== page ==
Which obstetric history findings are risk factors for recurrent preterm labor?

Updated: Dec 17, 2018
  • Author: Michael G Ross, MD, MPH; Chief Editor: Carl V Smith, MD  more...
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Answer

Answer

A history of prior preterm deliveries places the patient in the high-risk category. Of the predictors of preterm birth, past obstetric history may be one of the strongest predictors of recurrent preterm birth. Given a baseline risk of 10-12%, the risk of recurrent preterm birth after 1, 2, and 3 consecutive preterm births may be increased to approximately 15%, 30%, and 45%, respectively. Preconceptual counseling should help encourage patients to make informed decisions concerning future pregnancy in light of prematurity risk in the presence of previous preterm delivery. Often the best time to counsel the patient is at her 4- to 6-week postpartum check after a preterm delivery.

Lykke et al found that spontaneous preterm delivery, preeclampsia, or fetal growth deviation in a first singleton pregnancy predisposes women to those complications in their second pregnancy, especially if the complications were severe. In a registry-based cohort study of 536,419 Danish women, delivery between 32 and 36 weeks of gestation increased the risk of preterm delivery in the second pregnancy from 2.7% to 14.7% (odds ratio [OR] 6.12; 95% confidence interval [CI], 5.84-6.42) and increased the risk of preeclampsia from 1.1% to 1.8% (OR 1.60; 95% CI, 1.41-1.81). A first delivery before 28 weeks increased the risk of a second preterm delivery to 26.0% (OR 13.1; 95% CI, 10.8-15.9) and increased the risk of preeclampsia to 3.2% (OR 2.96; 95% CI, 1.80-4.88).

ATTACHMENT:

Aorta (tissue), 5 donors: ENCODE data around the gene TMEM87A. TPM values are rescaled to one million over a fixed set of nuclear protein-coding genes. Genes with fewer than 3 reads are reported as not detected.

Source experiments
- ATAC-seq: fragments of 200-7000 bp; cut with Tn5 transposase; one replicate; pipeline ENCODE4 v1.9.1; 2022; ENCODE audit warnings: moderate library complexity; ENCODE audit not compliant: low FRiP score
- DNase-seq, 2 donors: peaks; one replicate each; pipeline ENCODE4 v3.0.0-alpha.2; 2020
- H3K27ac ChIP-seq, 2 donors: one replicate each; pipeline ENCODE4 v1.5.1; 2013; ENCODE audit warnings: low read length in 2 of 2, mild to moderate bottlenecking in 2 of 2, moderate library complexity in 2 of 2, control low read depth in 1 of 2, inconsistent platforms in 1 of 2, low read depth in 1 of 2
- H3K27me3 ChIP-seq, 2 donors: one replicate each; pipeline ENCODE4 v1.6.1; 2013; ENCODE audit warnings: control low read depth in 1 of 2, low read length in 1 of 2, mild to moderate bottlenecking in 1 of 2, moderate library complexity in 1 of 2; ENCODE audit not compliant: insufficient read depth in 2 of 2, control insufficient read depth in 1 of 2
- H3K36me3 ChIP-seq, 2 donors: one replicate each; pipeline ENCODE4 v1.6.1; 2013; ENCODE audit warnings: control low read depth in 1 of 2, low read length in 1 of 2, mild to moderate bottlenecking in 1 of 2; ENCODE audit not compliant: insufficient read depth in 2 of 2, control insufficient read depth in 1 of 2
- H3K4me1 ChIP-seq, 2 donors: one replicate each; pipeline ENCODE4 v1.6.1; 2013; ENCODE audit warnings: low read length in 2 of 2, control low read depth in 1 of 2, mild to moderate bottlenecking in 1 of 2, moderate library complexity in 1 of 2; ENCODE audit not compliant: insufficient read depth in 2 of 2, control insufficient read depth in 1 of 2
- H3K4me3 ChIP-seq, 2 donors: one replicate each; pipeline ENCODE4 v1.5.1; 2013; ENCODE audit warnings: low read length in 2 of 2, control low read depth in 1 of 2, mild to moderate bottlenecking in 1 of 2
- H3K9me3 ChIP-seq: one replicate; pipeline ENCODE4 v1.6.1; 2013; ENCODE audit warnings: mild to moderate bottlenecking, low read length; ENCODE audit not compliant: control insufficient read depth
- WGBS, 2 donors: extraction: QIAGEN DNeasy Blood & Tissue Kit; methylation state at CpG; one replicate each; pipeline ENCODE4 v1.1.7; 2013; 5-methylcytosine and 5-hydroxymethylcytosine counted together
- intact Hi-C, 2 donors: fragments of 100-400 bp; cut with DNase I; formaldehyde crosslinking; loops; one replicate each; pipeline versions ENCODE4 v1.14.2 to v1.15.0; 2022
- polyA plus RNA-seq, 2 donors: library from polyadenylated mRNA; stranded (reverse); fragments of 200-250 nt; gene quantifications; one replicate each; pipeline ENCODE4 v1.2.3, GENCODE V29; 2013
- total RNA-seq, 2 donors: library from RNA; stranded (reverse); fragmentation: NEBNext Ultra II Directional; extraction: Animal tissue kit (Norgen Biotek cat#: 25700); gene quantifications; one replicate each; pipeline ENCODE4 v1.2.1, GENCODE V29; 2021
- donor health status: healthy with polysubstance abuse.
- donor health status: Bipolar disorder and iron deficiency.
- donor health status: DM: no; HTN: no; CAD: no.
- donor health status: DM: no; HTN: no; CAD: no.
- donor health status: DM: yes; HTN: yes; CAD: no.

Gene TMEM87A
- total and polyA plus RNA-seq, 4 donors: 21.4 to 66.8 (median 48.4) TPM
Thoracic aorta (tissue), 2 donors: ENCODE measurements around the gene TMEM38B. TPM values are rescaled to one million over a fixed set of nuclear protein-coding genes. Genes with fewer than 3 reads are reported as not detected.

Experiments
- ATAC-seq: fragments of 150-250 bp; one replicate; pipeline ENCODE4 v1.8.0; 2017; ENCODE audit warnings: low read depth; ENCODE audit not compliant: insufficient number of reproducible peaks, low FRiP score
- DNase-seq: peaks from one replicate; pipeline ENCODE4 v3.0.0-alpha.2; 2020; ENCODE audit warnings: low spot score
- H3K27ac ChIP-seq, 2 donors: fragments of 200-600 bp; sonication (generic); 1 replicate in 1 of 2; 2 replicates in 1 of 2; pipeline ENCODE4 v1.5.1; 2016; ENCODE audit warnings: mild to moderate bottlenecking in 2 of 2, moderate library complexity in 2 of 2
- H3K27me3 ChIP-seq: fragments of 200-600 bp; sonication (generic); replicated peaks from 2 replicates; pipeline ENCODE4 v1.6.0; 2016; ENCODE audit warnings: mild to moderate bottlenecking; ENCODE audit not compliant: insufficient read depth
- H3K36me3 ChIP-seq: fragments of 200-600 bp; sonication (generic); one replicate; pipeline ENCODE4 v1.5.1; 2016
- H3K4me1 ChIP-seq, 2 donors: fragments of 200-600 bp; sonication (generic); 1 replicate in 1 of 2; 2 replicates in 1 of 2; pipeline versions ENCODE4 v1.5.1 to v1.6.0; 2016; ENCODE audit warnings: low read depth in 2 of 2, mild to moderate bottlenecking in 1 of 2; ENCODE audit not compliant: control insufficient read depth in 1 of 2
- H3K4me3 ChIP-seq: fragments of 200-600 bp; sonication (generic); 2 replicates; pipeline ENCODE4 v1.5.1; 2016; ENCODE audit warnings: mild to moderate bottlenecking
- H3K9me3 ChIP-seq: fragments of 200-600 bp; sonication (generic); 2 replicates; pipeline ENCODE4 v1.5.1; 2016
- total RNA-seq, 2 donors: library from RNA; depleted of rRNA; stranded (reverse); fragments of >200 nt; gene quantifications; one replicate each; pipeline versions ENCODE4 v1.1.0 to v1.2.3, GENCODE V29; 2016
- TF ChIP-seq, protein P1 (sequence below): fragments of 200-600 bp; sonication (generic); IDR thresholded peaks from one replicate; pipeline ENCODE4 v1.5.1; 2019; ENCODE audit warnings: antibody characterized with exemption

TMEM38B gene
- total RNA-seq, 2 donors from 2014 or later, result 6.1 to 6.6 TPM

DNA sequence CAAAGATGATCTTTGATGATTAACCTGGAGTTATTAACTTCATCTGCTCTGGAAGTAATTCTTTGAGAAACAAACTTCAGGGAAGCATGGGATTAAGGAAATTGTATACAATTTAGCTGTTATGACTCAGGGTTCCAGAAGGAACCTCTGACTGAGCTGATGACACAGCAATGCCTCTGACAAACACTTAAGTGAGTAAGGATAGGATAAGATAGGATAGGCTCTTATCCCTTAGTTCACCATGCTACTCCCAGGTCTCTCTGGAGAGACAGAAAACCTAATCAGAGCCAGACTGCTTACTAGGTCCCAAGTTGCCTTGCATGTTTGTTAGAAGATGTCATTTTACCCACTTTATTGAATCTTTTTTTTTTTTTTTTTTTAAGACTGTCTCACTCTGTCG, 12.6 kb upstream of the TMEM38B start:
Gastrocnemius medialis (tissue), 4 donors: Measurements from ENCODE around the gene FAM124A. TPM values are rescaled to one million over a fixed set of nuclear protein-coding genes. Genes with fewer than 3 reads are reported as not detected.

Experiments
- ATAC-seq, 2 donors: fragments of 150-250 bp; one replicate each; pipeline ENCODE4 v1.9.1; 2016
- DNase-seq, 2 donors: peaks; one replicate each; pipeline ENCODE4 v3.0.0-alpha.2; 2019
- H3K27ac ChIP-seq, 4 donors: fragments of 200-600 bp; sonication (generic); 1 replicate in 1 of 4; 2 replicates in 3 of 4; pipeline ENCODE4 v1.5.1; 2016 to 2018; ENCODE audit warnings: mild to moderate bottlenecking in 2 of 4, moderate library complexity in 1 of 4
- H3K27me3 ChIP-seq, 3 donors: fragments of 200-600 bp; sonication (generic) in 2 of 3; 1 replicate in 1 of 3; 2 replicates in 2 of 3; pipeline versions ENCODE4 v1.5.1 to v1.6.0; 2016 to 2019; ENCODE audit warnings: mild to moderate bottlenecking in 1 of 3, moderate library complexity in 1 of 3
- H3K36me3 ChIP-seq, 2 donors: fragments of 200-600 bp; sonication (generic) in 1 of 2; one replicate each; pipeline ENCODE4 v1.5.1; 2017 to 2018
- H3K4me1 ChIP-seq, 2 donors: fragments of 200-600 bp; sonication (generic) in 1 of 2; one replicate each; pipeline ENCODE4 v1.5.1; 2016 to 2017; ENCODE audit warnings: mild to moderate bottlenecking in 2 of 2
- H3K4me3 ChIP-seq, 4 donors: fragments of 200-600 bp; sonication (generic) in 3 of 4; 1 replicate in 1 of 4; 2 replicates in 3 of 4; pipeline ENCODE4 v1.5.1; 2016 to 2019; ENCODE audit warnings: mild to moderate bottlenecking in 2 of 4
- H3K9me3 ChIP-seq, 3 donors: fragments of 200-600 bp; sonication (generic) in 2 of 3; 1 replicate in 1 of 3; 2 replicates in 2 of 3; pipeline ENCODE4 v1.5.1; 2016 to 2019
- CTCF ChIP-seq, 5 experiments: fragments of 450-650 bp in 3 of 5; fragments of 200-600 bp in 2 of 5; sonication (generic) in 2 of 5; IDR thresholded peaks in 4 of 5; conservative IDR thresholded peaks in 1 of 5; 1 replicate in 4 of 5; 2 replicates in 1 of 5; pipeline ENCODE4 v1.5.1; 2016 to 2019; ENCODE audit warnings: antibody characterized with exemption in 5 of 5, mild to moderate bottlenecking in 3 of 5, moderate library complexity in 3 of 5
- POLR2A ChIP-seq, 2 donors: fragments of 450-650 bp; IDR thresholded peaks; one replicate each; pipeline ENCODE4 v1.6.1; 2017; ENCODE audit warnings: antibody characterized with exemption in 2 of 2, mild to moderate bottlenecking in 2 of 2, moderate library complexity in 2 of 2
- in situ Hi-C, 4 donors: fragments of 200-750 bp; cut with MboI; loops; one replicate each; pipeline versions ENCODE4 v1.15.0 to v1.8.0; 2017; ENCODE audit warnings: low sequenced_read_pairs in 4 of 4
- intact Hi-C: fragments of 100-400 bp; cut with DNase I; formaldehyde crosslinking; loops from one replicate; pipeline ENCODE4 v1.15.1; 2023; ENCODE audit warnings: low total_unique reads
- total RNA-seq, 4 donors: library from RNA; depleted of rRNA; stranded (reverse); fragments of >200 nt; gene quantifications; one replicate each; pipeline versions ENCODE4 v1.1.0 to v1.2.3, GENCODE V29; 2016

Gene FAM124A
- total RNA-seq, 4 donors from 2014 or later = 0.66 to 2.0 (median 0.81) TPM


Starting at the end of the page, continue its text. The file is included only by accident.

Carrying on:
The optimal method of preventing preterm birth in multiple gestations has yet to be proven. Cervical cerclage, prophylactic bed rest, and empiric use of tocolytics have not been successful. Most recently, a randomized controlled trial by Lim et al suggests that the use of 17α-hydroxyprogesterone caproate does not prevent neonatal morbidity or preterm birth in multiple pregnancies. [8]

Preeclampsia in a first pregnancy with delivery between 32 and 36 weeks increased the risk of preeclampsia in a second pregnancy from 14.1% to 25.3% (OR 2.08; 95% CI, 1.87-2.31) and increased the risk for a small for gestational age infant from 3.1% to 9.6% (OR 2.82; 95% CI, 2.38-3.35). Fetal growth 2 to 3 standard deviations below the mean in a first pregnancy increased the risk of preeclampsia from 1.1% to 1.8% (OR 1.62; 95% CI, 1.34-1.96) in the second pregnancy. [9] See the Gestational Age from Estimated Date of Delivery calculator.


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